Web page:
Joint Dialogue Book Launch

Looking back, I think of Joint Dialogue as a sexy mystery story: Lee Lozano was frank and powerful – like Ross Macdonald’s sexually astute anti-heroines – and seeringly honest in her revelations. She set up simple experiments in social interaction and then, in a diaristic fashion, documented her observations, alternately calling out and supporting her friends, her culture and herself.

The mystery for me was psychological: reading these histories in their present tense and for the first time – even as I was excited by the ideas and charmed by the personalities – I was afraid. Lozano’s abilities were acute and stringent, she would delve deeply into her own mind and set challenges for herself – such as ‘don’t talk to any women,’ ‘retreat from the art world,’ ‘don’t sell to collectors,’ and in Joint Dialogue I remember something about smoking weed – all of which makes fascinating art but guarantees a super precarious existence, something like doing intense psychotherapy twenty-four hours a day. One either becomes a clear Zen master or, like Lozano, retreats to Texas and stops interacting with the world. (Same thing?) Seemingly capricious decisions by others are mysterious because most of us work hard to make sense. Lee Lozano worked hard to make something else.

The structure that Sarah Lehrer-Graiwer gave this exhibition also felt like literature. All three characters existed together in the past and two remain alive, one offered commentary that was new and so changed the history, or enriched it. In the first room, the documentary work of Graham and Lozano included conversations between the two, as well as individual works relating to their social scene. This set the stage, this gave me the impression of a group of fiercely intelligent and competitive young artists pursuing their own practices even as they shared projects.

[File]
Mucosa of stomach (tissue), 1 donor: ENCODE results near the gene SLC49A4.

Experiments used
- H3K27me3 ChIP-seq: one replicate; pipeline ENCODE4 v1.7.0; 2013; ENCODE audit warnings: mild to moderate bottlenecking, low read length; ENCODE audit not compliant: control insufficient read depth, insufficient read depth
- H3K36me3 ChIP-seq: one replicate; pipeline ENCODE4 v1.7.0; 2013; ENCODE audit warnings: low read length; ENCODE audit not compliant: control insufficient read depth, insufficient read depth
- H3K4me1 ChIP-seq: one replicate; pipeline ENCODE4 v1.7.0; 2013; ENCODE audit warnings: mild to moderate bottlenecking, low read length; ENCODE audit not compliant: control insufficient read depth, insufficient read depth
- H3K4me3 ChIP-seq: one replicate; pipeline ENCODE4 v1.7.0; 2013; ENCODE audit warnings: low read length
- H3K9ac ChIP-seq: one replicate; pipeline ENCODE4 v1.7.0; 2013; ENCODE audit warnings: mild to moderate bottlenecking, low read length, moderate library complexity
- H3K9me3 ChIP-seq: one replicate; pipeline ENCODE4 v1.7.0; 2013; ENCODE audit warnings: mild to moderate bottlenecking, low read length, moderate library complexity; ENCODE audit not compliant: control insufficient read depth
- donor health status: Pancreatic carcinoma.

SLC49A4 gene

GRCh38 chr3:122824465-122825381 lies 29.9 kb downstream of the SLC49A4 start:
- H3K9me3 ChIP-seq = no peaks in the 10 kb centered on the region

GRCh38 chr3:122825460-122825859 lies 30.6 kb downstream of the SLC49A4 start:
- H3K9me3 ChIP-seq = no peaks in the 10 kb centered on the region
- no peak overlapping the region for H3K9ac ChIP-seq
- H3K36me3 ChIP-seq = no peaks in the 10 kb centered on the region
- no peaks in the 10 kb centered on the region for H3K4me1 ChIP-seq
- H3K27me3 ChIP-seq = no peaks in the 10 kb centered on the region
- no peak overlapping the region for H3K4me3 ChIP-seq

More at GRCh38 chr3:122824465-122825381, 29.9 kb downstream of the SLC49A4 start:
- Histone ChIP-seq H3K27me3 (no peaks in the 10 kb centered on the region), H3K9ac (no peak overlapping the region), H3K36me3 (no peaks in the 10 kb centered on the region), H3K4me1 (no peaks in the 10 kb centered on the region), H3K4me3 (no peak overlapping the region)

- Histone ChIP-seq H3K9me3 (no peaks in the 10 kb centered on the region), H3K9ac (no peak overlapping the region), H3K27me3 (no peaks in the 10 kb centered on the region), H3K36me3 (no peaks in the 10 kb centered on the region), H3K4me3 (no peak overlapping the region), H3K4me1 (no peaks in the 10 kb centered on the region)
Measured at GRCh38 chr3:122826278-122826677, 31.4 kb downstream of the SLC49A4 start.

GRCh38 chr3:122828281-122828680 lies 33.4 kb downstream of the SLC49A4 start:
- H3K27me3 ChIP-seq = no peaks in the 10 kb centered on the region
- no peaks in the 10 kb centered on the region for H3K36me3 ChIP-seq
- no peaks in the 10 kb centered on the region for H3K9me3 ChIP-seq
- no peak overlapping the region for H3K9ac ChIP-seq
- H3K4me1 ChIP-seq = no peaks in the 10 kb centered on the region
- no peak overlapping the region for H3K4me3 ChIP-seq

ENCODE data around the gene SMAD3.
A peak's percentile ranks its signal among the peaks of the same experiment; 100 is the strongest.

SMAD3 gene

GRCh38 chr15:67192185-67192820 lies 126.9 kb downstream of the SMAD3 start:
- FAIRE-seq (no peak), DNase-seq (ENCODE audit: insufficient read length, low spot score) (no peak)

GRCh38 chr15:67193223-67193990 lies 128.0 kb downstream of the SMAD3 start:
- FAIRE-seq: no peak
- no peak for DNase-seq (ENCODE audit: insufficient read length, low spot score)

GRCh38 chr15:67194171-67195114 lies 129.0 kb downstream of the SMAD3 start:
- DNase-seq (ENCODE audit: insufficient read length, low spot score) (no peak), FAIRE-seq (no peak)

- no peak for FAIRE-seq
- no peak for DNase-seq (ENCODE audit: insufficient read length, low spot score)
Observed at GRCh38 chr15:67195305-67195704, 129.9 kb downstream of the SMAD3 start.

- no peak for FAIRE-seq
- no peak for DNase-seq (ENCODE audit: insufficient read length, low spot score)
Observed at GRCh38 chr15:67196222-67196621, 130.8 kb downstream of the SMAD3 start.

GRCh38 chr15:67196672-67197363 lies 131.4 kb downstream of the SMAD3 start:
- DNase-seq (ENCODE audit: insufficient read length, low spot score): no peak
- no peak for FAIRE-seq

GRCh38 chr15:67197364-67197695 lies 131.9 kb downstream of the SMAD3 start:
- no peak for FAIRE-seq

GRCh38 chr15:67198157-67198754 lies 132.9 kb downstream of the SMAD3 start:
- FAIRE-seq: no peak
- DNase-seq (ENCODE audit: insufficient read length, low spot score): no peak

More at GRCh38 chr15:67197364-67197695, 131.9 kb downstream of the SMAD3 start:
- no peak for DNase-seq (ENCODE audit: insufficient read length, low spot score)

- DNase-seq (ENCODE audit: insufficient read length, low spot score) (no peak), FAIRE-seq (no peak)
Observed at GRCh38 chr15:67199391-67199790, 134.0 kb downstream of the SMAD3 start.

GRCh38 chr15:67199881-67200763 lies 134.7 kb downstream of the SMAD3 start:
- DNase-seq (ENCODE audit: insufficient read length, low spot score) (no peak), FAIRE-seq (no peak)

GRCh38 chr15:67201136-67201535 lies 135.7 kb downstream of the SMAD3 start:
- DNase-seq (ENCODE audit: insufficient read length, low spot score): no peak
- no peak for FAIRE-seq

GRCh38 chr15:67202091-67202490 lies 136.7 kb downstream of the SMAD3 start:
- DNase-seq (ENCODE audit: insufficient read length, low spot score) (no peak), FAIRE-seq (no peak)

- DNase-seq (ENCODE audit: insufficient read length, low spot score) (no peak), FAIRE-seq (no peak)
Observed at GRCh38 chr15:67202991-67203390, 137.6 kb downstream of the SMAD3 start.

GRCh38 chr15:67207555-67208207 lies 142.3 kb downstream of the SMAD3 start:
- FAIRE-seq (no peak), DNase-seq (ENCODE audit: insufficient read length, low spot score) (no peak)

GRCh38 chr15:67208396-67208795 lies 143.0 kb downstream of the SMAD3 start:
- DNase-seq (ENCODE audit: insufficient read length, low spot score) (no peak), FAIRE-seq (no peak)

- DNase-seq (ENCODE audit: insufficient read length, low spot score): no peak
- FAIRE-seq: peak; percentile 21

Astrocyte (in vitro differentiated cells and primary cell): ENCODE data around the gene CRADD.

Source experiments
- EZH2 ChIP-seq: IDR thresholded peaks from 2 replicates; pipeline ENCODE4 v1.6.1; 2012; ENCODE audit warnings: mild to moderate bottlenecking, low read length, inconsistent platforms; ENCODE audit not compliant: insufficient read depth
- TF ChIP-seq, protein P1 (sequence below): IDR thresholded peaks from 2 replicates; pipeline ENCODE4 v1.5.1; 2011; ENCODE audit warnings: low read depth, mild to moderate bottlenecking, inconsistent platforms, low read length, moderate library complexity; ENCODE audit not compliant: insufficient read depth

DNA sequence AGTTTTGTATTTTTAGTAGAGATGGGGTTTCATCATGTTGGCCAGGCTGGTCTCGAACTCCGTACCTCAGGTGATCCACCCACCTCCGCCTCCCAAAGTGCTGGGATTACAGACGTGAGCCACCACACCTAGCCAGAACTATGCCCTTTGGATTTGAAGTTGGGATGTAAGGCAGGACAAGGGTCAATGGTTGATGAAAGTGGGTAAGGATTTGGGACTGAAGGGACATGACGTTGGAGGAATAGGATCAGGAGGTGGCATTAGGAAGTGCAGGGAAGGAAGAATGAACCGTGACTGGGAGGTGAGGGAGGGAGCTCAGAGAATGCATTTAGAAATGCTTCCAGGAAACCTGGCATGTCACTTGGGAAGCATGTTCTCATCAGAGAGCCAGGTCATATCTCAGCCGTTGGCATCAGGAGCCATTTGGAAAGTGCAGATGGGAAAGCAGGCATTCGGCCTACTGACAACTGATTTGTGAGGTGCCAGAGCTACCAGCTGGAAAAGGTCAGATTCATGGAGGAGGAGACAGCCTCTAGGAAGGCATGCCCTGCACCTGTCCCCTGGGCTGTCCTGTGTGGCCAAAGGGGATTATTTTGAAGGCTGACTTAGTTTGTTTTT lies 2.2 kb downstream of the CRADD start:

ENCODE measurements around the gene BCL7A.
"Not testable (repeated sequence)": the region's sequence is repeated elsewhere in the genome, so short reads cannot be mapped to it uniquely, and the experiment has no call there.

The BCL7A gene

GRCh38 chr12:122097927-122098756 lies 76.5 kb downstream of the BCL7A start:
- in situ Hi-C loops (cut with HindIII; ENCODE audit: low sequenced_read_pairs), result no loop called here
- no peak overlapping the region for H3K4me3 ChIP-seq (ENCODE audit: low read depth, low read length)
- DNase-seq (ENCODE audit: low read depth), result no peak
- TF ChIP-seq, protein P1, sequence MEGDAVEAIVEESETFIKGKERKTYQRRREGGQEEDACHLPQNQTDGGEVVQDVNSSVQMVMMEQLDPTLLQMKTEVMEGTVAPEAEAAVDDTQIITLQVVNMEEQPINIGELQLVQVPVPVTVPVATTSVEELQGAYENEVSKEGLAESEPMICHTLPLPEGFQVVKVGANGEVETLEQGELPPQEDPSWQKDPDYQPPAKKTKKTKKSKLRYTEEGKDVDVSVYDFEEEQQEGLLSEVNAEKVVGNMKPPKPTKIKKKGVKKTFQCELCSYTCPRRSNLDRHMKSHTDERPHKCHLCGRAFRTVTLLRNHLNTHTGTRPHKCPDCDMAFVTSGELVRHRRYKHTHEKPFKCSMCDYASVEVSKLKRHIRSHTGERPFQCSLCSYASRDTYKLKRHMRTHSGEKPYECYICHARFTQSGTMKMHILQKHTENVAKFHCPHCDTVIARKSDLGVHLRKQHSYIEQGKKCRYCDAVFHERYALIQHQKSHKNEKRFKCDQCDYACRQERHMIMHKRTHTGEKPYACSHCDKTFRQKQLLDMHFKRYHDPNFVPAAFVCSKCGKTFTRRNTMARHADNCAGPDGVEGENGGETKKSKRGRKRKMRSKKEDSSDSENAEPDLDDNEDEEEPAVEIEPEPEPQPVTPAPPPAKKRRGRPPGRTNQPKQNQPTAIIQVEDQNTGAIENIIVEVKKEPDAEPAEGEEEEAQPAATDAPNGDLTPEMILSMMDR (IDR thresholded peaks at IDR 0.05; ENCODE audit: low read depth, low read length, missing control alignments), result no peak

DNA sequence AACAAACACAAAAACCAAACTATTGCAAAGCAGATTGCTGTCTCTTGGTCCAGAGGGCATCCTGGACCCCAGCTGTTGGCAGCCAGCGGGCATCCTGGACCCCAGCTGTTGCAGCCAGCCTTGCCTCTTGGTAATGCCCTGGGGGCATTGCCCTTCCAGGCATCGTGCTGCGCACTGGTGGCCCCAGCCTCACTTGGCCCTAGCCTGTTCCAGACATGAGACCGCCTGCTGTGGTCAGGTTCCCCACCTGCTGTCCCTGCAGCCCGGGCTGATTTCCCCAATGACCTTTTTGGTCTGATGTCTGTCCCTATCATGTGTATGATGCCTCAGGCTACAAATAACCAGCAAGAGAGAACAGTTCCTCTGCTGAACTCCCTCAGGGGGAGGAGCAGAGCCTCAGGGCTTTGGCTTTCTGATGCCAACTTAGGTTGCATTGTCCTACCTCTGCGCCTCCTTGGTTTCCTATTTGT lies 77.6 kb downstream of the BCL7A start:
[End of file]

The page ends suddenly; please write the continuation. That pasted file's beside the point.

In the second room, Kaltenbach’s voice took over, presenting his own work from the time, including two time capsules related to Lozano that had previously not been shown, and also presenting work that Lozano made at the time in his studio. For me it was like Lawrence Durrell’s Alexandria Quartet, with three characters (Dan Graham, Stephen Kaltenbach and Lee Lozano) each telling one version of a shared past, followed by Kaltenbach offering new insights to that past. 

Oh my friends, it was a very romantic day I spent in that gallery two years ago. In the first room I walked from document to document, reading the stories of what began to feel like friends. I did what I always do when I read – I returned to previous “pages” to relocate myself in the story, or to find mention of characters that I had missed, I skipped ahead to find the end of one trail and then doubled back again simply for the pleasure of reading. 

The second room of the gallery that day was also charmed and had magic. Because of the dominance of words in the previous space and their suggestive power over my senses, the second room – which held objects as well as texts – felt exotic. Two rusted iron boxes glowed hazy orange, a fabric drape on one wall suggested a doorway or window and the bones of a skeleton placed beneath high windows glowed in the pure daylight. Eek. Wow.

I heard Philip Glass talk at LACMA last year and he told the story of searching through the Cairo Museum to find a rumored statue of Akhnaten. He looked in room after vast, dark room, and finally – almost giving up – he turned a corner into another chamber of antiquities and found at the back Akhnaten’s forgotten statue, with one of the few windows in the museum casting clear daylight upon it in a room dim with history. That was my experience at Overduin and Kite that afternoon in March two years ago.

Joint Dialogue is a book worth waiting for. Make that HAS been a book worth waiting for. Come ot Oooga Booga on Thursday and pick up your copy.

Congratulations and thanks to Sarah Lehrer-Graiwer and the good people at Overduin and Kite.

Please join Sarah Lehrer-Graiwer, Overduin & Kite, and Ooga Booga
for a book launch this Thursday February 23rd 5-7pm:
exhibition catalogue
curated by Sarah Lehrer-Graiwer
published by Overduin & Kite
This Thursday 5-7pm at Ooga Booga
Refreshments will be served.
*films by Hollis Frampton & Dan Graham will be screened in the courtyard.

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Los Angeles, CA 90012
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